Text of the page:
The Chem Blog recently discussed the usability of computational chemistry software as seen through the eyes of a research chemist. A highlight:
Firstly, it's become pretty obvious that computational chemistry is a giant fucking black box. There are lots of force fields and data sets and letters followed by ** and shit and not a goddamn easy way to deal with ANY of it. Let's say I want to model a transition state, what do I do? Call a computational chemist? I'm sure they’ve got shit they want to do, too. Not only that, but after a couple decades of ripening, I'd like to think the ability to do simple computational analysis should be in the hands of the average schmuck like me.
I'll freely admit to knowing very little about computational chemistry software (a situation I hope to change). And as a synthetic organic chemist who worked in industry for several years, I tend to agree with the sentiment above. On the other hand, we had people who we paid to do these things for us. But that's a luxury relatively few can afford.
Non-experts face multiple barriers to using computational chemistry software themselves, including:
- Installation. Believe it or not, using the command line is not something the average Joe has done before. That learning curve can be quite steep, depending on the state of the system being used. Even more so for installing a compiler.
- OK, Now What? With a package installed, the questions are just beginning. What analysis do I run? How do I run it? What's all this text output for? And so on…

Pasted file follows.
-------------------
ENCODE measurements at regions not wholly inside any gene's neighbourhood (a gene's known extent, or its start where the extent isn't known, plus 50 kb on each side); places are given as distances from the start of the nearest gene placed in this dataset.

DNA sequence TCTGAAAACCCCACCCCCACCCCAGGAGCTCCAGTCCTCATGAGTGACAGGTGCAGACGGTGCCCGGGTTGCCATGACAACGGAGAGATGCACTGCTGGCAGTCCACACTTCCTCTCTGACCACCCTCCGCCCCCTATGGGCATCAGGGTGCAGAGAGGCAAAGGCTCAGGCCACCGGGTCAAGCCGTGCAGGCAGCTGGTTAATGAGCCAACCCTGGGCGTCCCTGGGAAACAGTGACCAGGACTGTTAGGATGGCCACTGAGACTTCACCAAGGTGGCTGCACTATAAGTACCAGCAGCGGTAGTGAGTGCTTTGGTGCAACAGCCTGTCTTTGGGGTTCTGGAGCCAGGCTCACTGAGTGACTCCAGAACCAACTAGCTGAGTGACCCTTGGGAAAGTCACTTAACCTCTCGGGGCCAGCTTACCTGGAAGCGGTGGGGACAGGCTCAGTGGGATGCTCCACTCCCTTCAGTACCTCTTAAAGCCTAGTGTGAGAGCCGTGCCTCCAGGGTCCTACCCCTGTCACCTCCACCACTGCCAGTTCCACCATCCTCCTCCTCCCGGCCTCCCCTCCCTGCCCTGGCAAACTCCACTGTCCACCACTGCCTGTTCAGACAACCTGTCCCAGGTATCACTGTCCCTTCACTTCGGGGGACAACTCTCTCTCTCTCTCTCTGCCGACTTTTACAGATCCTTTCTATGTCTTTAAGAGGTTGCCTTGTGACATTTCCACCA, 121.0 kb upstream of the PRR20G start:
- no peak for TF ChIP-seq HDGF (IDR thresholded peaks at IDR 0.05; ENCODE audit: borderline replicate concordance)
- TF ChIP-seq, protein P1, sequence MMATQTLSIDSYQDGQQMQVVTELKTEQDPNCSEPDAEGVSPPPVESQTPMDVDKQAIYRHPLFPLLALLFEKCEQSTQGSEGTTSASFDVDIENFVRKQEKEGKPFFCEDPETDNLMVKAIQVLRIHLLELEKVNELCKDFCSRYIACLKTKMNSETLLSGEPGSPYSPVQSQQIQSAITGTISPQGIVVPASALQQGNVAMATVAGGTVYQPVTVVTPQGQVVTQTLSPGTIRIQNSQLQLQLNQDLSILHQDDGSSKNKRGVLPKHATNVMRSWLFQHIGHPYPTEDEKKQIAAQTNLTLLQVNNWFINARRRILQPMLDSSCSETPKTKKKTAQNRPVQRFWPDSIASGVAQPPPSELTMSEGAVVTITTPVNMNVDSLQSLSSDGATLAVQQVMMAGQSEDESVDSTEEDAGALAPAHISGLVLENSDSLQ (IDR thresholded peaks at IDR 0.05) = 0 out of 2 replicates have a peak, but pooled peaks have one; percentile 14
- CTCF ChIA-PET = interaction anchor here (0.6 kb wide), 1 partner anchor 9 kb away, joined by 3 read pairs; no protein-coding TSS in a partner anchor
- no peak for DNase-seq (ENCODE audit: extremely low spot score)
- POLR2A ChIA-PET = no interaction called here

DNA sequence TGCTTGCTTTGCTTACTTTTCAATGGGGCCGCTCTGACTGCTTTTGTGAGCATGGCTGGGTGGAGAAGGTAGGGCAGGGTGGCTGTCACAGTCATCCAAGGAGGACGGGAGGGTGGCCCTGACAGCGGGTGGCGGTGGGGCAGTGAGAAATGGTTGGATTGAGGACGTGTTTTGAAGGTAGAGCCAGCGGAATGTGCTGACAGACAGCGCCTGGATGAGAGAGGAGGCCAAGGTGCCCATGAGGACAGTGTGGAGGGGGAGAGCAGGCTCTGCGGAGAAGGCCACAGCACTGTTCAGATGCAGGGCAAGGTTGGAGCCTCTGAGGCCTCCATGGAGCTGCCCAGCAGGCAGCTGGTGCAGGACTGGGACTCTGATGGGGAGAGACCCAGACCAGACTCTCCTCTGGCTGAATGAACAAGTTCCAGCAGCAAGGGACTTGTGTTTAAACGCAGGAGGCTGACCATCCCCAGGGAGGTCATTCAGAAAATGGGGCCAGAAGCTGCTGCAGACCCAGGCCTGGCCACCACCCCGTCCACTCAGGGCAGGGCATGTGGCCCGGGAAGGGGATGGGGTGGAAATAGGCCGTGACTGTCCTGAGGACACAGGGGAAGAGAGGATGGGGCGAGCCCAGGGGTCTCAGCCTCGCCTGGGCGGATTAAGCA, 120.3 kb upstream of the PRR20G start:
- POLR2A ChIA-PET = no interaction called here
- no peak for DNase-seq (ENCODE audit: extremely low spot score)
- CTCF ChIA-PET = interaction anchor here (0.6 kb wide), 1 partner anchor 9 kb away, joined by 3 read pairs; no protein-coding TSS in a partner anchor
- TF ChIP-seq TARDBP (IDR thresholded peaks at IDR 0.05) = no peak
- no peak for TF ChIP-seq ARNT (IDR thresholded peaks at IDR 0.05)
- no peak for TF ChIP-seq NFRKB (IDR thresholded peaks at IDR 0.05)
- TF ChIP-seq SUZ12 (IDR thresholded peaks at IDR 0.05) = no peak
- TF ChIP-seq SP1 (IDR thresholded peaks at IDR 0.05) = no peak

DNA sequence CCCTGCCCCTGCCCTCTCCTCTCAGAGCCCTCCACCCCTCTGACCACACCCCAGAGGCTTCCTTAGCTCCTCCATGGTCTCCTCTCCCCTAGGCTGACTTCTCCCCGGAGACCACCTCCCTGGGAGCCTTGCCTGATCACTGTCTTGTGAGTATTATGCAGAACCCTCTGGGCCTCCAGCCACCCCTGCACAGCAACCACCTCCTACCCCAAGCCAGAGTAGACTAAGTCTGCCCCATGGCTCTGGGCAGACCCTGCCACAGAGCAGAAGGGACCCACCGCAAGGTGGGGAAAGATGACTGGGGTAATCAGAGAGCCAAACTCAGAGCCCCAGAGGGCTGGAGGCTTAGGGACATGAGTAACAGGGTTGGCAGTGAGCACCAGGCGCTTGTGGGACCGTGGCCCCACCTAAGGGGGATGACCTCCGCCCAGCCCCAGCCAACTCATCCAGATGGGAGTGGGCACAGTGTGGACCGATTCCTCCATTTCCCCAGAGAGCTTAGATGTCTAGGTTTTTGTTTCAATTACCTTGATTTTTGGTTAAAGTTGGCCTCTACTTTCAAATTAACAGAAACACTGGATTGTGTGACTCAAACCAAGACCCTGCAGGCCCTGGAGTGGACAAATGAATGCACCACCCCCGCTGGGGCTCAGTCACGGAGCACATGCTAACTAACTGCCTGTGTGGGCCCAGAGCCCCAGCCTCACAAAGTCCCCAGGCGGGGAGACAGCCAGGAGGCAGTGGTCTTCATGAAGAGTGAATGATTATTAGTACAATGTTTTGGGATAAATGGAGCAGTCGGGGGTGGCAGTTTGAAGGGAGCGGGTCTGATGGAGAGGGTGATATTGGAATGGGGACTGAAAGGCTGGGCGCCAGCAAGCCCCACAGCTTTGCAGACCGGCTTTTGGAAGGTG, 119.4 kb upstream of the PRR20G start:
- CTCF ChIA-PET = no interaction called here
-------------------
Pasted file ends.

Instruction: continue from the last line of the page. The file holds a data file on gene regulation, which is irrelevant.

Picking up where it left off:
- Garbage In, Garbage Out. Even if we get past installation and learning to run basic routines, nagging questions persist. What does the output mean? Should I be running a different analysis? Were the parameters correct for my particular system? Did I find the right minimum?
- The Benjamins. Paying a lot of money up front for tools you know little about is not the best way to finance education. The best way to promote the real-world use of computational chemistry software is with well-supported free tools, of which there are precious few.
To be fair, there have been some positive developments in the usability of computational chemistry software - specifically the free tools. For example, Avogadro appears to be aimed at addressing many usability issues and is off to a great start.
But better software is just the beginning of what's needed. There's an entire body of knowledge hidden to the average Joe behind a wall of jargon, lore, and less than helpful documentation. For a glimpse of what might be the start of a trend, have a look at Molecular Modeling Basics, which hosts a growing collection of screencasts featuring a variety of popular computational tools.
Is this a problem worth addressing? If so, how best to do it?
Edit July 16, 2009: Added link to Molecular Modeling Basics